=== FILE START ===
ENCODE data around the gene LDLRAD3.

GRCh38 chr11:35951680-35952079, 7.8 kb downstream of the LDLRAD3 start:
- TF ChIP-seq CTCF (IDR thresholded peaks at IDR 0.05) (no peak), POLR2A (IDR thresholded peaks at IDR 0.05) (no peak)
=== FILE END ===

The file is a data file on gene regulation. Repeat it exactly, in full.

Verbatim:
ENCODE data around the gene LDLRAD3.

GRCh38 chr11:35951680-35952079, 7.8 kb downstream of the LDLRAD3 start:
- TF ChIP-seq CTCF (IDR thresholded peaks at IDR 0.05) (no peak), POLR2A (IDR thresholded peaks at IDR 0.05) (no peak)